On Dec. 26 I found myself in Ann Arbor, Michigan, and now I don’t know what to think. Zingerman’s deli is incredibly similar to Katzinger’s. Even the #34 sandwich is basically the same thing–hot brisket on rye with coleslaw and Russian dressing. (Katzinger’s actually also has some non-brisket roast beef mixed in.) Furthermore the format of these two delis is exactly the same, as are the signage, fonts, and lettering. Yet apparently there is no business connection between them. Zingerman’s has been around since 1982, and I suspect it’s the original and Katzinger’s the imitator. The imitation though is so profound that I can’t believe there are not lawsuits flying everywhere.

Zingerman’s #34 was outstanding, and I think it had a slight edge over Katzinger’s. Nevertheless they are both fantastic, and it’s one experience that I can’t seem to re-create in Manhattan.



U.S. Hedge Fund Seeks Investigator to Shadow Bosses

Dec. 23 (Bloomberg) — Chapman Capital, a Los Angeles- based hedge fund, is seeking a private investigator to monitor the private lives of company executives, the Financial Times said, citing a job advertisement on a New York Web site. Robert L. Chapman, who runs the fund, is known for writing blunt letters to companies and has warned in the past he would use covert intelligence, the newspaper said. “Understanding what is motivating executives of underperforming companies is a big part of our efforts,'’ the newspaper cited Chapman as saying in an interview.

He could come up with a weekly point system:

Week 28:

-3 Monday golf during work day with drinking buddies
-2 Two-martini lunch Wednesday
-15 Affair during working hours with employee Friday

Week 28 total: -20, Cumulative: -768, Recommendation: Sell short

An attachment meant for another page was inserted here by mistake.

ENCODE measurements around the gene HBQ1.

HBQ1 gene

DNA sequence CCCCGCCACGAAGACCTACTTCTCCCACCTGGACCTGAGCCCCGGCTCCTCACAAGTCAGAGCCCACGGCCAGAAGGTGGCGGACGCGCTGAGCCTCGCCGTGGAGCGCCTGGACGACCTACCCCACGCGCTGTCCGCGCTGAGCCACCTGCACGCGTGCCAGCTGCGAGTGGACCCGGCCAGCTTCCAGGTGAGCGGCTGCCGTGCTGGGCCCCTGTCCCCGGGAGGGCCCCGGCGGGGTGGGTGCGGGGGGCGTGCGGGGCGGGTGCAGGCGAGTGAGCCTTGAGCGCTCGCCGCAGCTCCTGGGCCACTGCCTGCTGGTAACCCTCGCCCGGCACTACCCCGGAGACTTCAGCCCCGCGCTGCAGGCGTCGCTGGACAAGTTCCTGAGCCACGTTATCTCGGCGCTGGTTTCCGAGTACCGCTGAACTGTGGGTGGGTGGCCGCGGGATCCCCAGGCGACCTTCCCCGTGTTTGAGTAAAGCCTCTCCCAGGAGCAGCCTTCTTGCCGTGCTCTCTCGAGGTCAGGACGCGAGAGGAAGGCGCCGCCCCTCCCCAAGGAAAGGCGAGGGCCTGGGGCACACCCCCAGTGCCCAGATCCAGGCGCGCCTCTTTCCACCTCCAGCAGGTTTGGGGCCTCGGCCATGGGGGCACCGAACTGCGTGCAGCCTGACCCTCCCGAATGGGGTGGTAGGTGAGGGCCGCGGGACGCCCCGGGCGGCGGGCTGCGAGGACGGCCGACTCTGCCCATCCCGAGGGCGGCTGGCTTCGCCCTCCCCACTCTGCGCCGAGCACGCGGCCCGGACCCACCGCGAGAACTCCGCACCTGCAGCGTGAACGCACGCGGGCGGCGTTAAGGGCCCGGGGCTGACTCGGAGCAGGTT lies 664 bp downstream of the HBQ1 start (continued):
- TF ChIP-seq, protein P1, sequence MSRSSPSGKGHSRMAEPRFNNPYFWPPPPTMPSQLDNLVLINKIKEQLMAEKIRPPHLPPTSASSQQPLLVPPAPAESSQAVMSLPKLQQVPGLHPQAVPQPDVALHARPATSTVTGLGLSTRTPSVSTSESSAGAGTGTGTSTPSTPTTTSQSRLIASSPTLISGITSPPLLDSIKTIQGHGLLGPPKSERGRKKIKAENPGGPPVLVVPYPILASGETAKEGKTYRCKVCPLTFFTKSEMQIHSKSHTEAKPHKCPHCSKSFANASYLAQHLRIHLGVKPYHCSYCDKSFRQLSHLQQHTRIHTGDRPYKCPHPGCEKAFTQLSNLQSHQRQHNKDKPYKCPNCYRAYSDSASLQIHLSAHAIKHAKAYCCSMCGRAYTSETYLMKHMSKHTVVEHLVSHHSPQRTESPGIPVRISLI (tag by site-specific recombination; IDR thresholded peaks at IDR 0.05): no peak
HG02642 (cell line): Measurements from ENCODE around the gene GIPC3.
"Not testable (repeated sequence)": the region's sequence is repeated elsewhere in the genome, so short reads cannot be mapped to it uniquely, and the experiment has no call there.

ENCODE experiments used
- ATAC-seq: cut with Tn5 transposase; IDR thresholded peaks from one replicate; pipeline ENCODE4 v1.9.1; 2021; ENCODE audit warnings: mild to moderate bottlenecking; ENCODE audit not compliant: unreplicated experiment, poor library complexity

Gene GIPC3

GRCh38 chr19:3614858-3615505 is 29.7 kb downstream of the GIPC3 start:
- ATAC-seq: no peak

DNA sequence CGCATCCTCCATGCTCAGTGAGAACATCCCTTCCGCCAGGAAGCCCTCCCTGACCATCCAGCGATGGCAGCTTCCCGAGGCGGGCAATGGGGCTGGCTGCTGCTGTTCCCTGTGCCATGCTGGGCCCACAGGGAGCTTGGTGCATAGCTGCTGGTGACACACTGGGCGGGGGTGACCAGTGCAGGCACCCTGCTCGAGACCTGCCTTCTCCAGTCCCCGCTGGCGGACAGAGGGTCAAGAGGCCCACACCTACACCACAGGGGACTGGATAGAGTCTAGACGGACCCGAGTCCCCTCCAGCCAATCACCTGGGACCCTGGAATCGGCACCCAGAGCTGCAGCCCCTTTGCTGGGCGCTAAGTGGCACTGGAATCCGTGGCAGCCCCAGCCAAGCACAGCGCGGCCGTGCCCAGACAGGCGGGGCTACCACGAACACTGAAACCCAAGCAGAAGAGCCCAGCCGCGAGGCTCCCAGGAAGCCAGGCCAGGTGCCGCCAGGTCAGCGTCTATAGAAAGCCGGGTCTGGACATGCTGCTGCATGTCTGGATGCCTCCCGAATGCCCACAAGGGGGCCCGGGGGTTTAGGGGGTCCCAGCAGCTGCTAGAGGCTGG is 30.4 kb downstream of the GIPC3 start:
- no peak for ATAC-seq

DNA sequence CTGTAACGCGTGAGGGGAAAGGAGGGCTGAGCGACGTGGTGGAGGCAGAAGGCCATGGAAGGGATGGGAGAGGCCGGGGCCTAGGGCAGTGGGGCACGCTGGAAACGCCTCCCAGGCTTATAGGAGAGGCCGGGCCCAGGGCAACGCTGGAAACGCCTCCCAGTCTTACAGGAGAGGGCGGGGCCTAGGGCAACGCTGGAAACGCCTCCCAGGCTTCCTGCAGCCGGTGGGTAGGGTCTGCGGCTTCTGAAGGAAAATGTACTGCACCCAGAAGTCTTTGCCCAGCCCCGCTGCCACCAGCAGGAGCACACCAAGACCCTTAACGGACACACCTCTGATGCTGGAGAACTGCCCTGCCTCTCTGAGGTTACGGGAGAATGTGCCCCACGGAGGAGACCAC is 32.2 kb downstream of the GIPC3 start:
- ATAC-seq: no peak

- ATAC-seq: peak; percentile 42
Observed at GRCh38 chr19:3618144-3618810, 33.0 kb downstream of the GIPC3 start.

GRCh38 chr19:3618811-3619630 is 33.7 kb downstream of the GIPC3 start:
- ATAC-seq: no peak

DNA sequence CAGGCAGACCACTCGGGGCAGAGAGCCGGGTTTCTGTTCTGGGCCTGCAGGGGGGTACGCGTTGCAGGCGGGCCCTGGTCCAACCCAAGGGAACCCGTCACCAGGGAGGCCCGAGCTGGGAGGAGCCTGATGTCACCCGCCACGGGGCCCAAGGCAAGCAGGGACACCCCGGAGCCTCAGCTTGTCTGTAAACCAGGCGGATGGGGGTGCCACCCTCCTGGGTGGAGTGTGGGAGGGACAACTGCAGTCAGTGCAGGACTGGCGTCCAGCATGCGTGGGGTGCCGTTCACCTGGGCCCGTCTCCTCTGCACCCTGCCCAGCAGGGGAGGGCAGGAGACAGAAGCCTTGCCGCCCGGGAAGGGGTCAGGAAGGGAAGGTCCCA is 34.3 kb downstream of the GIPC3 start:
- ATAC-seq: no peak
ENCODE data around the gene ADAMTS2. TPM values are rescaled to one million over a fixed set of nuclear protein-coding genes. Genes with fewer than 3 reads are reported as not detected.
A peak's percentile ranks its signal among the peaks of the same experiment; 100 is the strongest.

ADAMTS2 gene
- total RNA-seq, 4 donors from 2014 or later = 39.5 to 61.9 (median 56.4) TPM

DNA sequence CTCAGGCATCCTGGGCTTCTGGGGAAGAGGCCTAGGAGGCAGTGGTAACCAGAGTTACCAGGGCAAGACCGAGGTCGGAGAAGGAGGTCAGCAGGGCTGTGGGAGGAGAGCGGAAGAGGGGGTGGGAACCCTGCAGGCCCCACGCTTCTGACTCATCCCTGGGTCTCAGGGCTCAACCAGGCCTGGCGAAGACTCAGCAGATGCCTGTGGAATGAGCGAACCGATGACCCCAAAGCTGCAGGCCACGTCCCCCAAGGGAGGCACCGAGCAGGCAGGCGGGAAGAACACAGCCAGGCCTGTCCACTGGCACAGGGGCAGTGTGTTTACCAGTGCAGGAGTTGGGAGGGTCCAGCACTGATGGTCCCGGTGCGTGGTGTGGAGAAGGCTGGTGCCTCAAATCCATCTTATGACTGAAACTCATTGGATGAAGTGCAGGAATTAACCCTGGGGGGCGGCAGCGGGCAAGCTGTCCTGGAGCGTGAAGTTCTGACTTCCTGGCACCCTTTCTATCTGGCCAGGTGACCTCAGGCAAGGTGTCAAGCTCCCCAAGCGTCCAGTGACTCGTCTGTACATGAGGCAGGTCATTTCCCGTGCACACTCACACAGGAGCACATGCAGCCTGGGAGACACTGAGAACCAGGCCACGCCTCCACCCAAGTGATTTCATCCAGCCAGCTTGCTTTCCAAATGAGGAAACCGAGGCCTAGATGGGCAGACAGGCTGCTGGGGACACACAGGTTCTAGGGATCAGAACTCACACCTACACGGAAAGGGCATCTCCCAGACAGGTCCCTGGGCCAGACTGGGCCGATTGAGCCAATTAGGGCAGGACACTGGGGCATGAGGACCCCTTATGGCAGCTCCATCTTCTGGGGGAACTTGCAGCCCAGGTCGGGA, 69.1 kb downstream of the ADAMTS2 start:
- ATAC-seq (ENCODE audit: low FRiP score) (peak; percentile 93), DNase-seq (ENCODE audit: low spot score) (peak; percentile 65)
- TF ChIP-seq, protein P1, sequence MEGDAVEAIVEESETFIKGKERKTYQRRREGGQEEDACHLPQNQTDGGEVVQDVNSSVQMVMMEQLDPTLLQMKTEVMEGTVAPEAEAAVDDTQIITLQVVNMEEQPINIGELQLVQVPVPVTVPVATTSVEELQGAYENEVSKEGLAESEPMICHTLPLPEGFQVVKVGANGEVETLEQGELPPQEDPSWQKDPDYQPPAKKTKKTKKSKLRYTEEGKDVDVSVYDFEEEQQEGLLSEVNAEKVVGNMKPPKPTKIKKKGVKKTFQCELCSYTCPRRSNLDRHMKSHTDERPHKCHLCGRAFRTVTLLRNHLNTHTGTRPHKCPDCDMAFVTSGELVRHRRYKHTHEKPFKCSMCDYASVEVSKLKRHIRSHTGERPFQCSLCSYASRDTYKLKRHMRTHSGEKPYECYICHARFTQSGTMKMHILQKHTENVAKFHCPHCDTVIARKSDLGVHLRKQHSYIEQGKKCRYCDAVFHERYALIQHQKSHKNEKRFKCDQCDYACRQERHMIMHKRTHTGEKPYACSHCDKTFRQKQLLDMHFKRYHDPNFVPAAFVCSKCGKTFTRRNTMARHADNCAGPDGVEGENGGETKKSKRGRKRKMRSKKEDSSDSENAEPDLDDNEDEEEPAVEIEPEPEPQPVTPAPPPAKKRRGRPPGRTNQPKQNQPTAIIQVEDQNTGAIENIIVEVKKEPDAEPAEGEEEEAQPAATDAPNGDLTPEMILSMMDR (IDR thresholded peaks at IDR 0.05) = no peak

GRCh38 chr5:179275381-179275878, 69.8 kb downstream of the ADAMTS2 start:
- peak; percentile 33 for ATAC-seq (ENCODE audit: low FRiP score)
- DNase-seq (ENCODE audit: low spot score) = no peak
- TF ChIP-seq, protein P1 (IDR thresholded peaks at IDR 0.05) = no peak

Recently Vic suggested that gaps which fill (like PFE) might carry predictive information, for example, liquid names which drop and fill might say something different about the coming week than when they don’t fill, or trend lower. Conversely, an up (or down) recent market might predict what happens to gapping stocks.

Today AAPL gapped -5% on a stock options inquiry, which filled completely by the close, (my limit order wasn’t filled …).

I don’t yet have much capacity with individual stocks, but this looks interesting.



I’ve been reading Georgs Soros’s book “The Crisis of Global Capitalism”. I know you worked with him and spent a lot of time with him. I was wondering what he thought of your approach to the markets. In this book he seems to be diametrically opposed to your views. He calls social science a false metaphor and says that we cannot fit the mold of Popper’s model of scientific method to the markets since they are reflexive in nature. Applying the scientific method to my trading added much clarity to my life and career. So I am trying to understand Soros’s thought process. I know nothing of him other than what I have heard of his enormous success.

I thought it very curious that he hired you and spoke so highly of you yet his philosophy on markets was the complete opposite. Just wondering how that was…

Victor replies:

Mr. Soros’ view of my approach is that it is not valid in any respect and he has eschewed all contact with me for the past nine years. I have found his ideas on tennis balls, and his survival instinct, worthy of emulation.



Inspired by the Christmas spirit, I have in front of me an original copy of How To Trade In Stocks by Jesse Livermore. The jacket reads, “The Livermore Formula for Combining Time Elements and Price with 16 color charts. 133 pp. New York Duel. Sloan Press, First Edition. Special Edition Limited to Five Hundred Copies. Printed on all rag paper. Blue Beveled Buckrum, stamped in silver with the Livermore Market Key. Signed by the author before the first page of text. Exceedingly rare thus. 1940.”